Seasonal dynamics of benthic O2 uptake in a semienclosed bay: Importance of diffusion and faunal activity

Glud, Ronnie N., Jens K. Gundersen, Hans Røy, Bo Barker Jørgensen

Limnol. Oceanogr., 48(3), 2003, 1265-1276 | DOI: 10.4319/lo.2003.48.3.1265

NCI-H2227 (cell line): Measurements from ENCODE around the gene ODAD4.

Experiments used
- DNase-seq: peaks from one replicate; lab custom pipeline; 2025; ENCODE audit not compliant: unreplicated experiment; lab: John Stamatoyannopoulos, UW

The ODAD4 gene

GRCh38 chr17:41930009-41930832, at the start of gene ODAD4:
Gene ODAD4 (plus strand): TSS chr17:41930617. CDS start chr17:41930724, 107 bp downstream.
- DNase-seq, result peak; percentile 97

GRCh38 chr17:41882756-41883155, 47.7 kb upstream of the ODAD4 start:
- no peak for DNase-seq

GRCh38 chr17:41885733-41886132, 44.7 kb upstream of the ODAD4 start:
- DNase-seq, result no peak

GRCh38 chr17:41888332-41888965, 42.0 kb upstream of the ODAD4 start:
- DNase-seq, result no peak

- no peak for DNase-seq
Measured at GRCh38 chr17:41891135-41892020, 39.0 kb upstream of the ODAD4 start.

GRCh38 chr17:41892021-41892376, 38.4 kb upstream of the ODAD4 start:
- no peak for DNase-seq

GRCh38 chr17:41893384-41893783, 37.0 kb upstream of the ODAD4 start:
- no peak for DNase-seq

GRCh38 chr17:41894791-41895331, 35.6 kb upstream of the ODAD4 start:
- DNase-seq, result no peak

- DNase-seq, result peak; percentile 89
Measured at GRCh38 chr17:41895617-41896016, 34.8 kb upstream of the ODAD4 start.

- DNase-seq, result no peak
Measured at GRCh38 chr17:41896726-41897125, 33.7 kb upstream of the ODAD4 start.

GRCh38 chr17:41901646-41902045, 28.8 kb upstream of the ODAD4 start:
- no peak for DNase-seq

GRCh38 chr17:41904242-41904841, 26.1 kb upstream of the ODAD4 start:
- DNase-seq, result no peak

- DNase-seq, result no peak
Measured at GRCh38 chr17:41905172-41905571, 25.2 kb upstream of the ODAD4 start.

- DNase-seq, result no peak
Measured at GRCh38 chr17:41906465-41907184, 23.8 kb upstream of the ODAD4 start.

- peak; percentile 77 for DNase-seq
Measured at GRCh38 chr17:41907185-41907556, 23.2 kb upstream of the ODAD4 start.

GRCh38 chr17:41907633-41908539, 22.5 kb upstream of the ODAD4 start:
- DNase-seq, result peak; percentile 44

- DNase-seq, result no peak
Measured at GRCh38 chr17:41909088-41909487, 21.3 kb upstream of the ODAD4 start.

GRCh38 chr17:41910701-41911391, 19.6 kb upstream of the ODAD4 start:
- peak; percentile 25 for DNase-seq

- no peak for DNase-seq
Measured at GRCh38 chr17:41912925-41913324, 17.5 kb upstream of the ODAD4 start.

ABSTRACT: The benthic O2 uptake and the O2 microdistribution in a coastal sediment of Aarhus Bay, Denmark, were investigated during a seasonal study. Measurements were performed in situ by a profiling lander and a flux chamber lander, as well as on recovered sediment cores. The O2 penetration depth, the diffusive O2 uptake, and the volumespecific O2 consumption rate strongly depended on the seasonal changes in bottom water O2 concentration and the sedimentation of organic carbon. The in situ O2 penetration depth varied between 0.5 mm in summer and 4.5 mm in winter. The diffusive O2 uptake varied between 8 and 30 mmol m-2 d-1, whereas the volume-specific O2 consumption rate varied by a factor of 13. The O2 distribution was very sensitive to environmental controls, and microprofiles obtained in the laboratory tended to overestimate the in situ O2 penetration depths and underestimate the in situ diffusive O2 uptake. Three-dimensional O2 flux calculations based on in situ microtopographic mapping showed that the actual diffusive exchange rate was ~10% higher than the simple one-dimensional, microprofilederived diffusive O2 exchange. The total O2 uptake measured in the laboratory showed less distinct seasonal variation, but on the average, it was ~20% higher than the diffusive O2 uptake. The difference reflected the microtopography of the sediment surface and the contribution from benthic macrofauna. In situ total O2uptake was generally twice as high as laboratory rates, reflecting a higher fauna-related O2 consumption in the larger enclosures incubated in situ. Annually, the in situ three-dimensional diffusive O2 consumption was 6.2 mol O2 m-2, whereas the additional benthos-mediated O2 uptake was 3.9 mol O2 m-2. Thus, 40% of the total O2 uptake was due to faunal activity and respiration. The present study demonstrates the importance of realistic faunal representation during sediment incubations in order to obtain correct benthic mineralization rates.

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